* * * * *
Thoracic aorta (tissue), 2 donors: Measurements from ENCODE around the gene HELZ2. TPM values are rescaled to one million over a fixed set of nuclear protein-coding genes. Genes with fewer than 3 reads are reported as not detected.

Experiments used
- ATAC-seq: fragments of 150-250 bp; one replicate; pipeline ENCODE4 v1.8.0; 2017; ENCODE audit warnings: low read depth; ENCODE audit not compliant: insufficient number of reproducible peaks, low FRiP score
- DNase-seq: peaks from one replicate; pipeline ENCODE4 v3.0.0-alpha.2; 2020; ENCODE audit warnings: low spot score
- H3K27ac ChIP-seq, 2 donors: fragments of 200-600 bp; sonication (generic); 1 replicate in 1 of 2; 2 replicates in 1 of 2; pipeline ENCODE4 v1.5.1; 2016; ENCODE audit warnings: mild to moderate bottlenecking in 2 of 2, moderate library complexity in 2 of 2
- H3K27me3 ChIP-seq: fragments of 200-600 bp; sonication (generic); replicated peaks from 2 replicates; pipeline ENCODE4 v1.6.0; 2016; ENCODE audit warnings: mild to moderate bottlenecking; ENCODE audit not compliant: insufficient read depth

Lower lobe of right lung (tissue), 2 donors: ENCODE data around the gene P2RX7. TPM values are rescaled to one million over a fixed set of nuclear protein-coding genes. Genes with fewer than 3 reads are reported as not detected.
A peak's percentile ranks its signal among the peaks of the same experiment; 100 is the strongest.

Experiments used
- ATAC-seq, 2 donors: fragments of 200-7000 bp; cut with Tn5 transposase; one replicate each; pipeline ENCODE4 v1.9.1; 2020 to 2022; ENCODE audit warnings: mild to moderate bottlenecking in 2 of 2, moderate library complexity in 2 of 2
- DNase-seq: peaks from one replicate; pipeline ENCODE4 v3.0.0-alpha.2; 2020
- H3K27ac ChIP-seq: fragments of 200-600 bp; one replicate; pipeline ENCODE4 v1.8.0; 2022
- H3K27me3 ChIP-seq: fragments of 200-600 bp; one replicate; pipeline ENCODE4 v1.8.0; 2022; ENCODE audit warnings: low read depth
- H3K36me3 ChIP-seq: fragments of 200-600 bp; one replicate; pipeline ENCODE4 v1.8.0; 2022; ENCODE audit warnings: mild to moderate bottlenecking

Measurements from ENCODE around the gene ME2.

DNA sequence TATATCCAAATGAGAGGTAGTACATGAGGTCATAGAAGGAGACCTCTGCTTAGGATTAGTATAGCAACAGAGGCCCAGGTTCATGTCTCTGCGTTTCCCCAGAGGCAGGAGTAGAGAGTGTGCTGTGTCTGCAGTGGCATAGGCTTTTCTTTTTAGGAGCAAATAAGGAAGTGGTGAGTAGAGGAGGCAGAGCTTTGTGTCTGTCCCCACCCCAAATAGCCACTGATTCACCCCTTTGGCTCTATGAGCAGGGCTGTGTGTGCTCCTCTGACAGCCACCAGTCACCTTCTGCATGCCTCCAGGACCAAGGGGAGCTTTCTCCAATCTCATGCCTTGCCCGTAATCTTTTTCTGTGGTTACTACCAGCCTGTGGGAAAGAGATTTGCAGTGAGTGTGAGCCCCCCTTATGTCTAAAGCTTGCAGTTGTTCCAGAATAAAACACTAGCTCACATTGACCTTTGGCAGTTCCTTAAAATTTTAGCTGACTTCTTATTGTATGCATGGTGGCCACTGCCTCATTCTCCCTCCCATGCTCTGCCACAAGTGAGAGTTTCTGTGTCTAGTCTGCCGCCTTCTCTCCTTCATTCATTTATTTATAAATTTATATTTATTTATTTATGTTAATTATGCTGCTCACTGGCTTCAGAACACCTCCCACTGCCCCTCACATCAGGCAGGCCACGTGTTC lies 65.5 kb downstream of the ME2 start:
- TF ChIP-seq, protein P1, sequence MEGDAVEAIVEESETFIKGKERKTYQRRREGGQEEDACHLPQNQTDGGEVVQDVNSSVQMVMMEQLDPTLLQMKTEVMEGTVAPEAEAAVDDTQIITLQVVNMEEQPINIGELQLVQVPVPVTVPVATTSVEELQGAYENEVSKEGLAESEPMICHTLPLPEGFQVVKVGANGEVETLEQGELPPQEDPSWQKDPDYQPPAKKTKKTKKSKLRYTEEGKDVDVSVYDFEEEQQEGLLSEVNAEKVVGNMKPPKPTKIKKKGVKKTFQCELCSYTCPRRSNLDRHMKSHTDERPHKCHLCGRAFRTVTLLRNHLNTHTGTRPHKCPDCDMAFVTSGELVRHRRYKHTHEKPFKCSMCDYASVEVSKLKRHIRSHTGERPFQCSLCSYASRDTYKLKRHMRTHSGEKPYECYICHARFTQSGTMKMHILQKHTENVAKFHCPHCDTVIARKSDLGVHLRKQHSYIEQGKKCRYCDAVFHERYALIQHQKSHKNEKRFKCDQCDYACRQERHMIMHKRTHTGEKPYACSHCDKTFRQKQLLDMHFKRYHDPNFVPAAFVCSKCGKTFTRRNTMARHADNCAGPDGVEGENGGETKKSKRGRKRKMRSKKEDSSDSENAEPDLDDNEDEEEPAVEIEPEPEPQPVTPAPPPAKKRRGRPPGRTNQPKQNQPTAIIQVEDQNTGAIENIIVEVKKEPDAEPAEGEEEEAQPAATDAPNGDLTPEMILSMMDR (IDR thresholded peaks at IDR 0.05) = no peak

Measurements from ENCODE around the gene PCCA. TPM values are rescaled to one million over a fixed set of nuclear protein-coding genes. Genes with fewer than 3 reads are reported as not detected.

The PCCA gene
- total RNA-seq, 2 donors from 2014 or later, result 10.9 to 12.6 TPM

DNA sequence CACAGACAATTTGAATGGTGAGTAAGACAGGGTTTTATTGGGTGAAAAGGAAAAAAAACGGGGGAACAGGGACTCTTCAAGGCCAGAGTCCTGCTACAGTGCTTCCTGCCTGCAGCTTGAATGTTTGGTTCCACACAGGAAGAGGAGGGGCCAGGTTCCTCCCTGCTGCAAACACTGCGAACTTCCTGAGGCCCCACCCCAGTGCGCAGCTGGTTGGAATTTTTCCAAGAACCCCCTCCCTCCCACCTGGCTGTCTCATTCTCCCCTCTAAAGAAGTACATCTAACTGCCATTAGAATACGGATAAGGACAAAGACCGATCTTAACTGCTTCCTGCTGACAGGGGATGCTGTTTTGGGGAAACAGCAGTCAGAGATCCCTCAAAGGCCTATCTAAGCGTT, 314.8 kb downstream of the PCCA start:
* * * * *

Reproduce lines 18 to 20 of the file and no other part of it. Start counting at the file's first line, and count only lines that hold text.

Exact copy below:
Measurements from ENCODE around the gene PCCA. TPM values are rescaled to one million over a fixed set of nuclear protein-coding genes. Genes with fewer than 3 reads are reported as not detected.

The PCCA gene
- total RNA-seq, 2 donors from 2014 or later, result 10.9 to 12.6 TPM